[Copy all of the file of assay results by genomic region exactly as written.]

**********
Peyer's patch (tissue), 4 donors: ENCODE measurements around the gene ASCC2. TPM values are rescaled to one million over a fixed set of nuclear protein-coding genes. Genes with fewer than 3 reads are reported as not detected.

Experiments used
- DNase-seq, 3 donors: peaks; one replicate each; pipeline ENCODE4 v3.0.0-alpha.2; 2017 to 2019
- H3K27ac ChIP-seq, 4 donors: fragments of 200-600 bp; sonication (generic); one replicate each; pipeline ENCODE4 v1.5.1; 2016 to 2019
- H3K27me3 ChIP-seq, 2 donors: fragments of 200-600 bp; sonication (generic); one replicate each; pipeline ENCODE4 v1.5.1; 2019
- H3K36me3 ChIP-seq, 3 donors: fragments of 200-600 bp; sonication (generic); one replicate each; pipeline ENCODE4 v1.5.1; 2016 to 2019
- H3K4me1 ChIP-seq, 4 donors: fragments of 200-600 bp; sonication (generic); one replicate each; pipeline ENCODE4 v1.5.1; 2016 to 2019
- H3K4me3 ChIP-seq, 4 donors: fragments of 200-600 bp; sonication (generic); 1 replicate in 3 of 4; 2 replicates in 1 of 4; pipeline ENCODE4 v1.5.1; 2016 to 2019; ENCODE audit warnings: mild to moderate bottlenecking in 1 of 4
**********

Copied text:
Peyer's patch (tissue), 4 donors: ENCODE measurements around the gene ASCC2. TPM values are rescaled to one million over a fixed set of nuclear protein-coding genes. Genes with fewer than 3 reads are reported as not detected.

Experiments used
- DNase-seq, 3 donors: peaks; one replicate each; pipeline ENCODE4 v3.0.0-alpha.2; 2017 to 2019
- H3K27ac ChIP-seq, 4 donors: fragments of 200-600 bp; sonication (generic); one replicate each; pipeline ENCODE4 v1.5.1; 2016 to 2019
- H3K27me3 ChIP-seq, 2 donors: fragments of 200-600 bp; sonication (generic); one replicate each; pipeline ENCODE4 v1.5.1; 2019
- H3K36me3 ChIP-seq, 3 donors: fragments of 200-600 bp; sonication (generic); one replicate each; pipeline ENCODE4 v1.5.1; 2016 to 2019
- H3K4me1 ChIP-seq, 4 donors: fragments of 200-600 bp; sonication (generic); one replicate each; pipeline ENCODE4 v1.5.1; 2016 to 2019
- H3K4me3 ChIP-seq, 4 donors: fragments of 200-600 bp; sonication (generic); 1 replicate in 3 of 4; 2 replicates in 1 of 4; pipeline ENCODE4 v1.5.1; 2016 to 2019; ENCODE audit warnings: mild to moderate bottlenecking in 1 of 4